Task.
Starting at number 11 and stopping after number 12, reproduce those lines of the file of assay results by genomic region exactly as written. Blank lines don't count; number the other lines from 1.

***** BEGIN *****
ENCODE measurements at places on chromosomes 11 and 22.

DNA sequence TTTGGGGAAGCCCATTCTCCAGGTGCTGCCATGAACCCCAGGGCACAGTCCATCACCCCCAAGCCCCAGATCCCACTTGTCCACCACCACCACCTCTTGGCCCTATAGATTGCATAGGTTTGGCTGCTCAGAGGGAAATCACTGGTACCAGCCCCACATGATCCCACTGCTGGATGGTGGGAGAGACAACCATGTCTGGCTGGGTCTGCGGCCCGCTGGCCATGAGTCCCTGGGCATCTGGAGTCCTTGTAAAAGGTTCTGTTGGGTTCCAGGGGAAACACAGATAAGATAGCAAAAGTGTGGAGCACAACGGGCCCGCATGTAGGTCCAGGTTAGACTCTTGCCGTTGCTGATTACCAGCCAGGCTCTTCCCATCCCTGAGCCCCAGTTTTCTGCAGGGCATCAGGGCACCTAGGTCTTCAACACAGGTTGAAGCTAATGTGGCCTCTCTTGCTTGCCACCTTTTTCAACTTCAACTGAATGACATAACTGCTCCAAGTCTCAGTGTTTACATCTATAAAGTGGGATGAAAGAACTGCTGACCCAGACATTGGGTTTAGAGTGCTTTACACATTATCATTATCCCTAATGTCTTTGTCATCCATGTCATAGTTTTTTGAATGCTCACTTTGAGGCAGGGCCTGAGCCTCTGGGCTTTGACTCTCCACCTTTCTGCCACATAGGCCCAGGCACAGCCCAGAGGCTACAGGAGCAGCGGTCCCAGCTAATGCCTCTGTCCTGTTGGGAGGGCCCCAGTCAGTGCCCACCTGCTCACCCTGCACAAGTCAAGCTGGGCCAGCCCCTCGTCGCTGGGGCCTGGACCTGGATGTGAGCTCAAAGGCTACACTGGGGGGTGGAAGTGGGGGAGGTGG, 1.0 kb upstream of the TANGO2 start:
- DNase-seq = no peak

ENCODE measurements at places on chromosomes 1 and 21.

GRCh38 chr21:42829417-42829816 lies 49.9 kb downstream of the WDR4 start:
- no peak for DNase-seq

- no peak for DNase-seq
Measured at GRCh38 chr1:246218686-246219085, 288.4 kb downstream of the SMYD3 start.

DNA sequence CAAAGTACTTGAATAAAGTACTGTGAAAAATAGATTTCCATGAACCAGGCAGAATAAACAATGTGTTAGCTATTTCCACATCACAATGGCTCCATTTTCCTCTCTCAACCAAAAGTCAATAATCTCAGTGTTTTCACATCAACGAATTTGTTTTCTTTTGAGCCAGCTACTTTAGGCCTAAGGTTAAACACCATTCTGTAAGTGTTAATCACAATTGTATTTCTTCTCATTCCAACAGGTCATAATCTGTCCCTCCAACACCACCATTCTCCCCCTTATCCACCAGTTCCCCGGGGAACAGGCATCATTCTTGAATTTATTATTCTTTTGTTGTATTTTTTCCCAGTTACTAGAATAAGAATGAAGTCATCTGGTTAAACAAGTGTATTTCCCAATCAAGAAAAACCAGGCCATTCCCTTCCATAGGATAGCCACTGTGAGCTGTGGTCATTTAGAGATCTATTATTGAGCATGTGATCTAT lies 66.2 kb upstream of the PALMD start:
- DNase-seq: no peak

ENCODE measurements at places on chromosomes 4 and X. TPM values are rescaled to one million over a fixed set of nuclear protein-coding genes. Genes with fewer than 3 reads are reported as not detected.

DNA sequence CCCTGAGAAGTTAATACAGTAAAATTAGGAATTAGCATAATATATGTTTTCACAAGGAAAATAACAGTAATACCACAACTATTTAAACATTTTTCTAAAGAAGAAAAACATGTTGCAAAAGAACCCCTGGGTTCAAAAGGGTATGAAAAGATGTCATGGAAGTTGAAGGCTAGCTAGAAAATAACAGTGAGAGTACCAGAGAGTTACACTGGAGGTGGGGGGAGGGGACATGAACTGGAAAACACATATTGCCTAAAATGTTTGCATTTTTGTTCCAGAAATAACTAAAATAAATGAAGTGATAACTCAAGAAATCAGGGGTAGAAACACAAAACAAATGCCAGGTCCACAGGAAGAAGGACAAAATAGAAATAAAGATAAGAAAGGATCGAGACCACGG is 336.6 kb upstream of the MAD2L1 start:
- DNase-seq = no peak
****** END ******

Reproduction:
ENCODE measurements at places on chromosomes 4 and X. TPM values are rescaled to one million over a fixed set of nuclear protein-coding genes. Genes with fewer than 3 reads are reported as not detected.

DNA sequence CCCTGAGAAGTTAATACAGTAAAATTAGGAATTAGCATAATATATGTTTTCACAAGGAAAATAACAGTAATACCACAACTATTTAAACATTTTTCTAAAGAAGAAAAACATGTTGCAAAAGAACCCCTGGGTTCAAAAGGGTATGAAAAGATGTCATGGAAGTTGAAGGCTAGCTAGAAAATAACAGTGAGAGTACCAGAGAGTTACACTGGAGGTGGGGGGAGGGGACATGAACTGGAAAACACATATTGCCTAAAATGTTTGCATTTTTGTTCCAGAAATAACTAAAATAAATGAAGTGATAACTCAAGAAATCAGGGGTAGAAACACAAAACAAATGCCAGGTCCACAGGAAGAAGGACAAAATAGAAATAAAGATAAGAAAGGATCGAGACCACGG is 336.6 kb upstream of the MAD2L1 start: